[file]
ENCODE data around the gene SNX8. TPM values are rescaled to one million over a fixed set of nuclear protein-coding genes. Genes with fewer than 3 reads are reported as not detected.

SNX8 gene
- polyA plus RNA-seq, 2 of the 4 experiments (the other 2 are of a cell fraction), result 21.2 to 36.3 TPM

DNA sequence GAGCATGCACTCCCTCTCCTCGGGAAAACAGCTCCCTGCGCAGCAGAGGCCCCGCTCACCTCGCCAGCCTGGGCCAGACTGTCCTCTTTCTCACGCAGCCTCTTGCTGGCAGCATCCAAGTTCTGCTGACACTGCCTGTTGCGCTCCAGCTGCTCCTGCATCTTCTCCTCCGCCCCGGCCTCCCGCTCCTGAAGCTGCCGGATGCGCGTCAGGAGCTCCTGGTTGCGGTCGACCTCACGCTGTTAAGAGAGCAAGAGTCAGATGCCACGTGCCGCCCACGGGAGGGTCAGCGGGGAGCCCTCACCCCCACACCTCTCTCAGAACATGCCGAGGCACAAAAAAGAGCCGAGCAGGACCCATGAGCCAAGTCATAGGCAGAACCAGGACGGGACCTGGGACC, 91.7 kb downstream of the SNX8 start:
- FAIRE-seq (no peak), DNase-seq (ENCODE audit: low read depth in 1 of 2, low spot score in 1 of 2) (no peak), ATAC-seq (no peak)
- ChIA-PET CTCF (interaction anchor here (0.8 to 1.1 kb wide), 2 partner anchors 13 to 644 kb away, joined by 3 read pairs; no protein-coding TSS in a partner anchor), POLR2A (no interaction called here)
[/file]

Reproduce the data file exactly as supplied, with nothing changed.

ENCODE data around the gene SNX8. TPM values are rescaled to one million over a fixed set of nuclear protein-coding genes. Genes with fewer than 3 reads are reported as not detected.

SNX8 gene
- polyA plus RNA-seq, 2 of the 4 experiments (the other 2 are of a cell fraction), result 21.2 to 36.3 TPM

DNA sequence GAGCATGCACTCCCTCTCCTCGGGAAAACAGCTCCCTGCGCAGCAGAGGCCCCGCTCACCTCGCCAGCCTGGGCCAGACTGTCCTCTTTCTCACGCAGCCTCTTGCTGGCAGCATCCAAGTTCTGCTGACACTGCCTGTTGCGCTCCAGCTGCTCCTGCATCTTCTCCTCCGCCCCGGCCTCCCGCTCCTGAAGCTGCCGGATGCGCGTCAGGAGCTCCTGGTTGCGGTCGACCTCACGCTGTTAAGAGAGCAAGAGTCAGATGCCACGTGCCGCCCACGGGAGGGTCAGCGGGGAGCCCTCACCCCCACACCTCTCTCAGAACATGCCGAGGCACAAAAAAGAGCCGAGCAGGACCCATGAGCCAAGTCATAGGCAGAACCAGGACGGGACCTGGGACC, 91.7 kb downstream of the SNX8 start:
- FAIRE-seq (no peak), DNase-seq (ENCODE audit: low read depth in 1 of 2, low spot score in 1 of 2) (no peak), ATAC-seq (no peak)
- ChIA-PET CTCF (interaction anchor here (0.8 to 1.1 kb wide), 2 partner anchors 13 to 644 kb away, joined by 3 read pairs; no protein-coding TSS in a partner anchor), POLR2A (no interaction called here)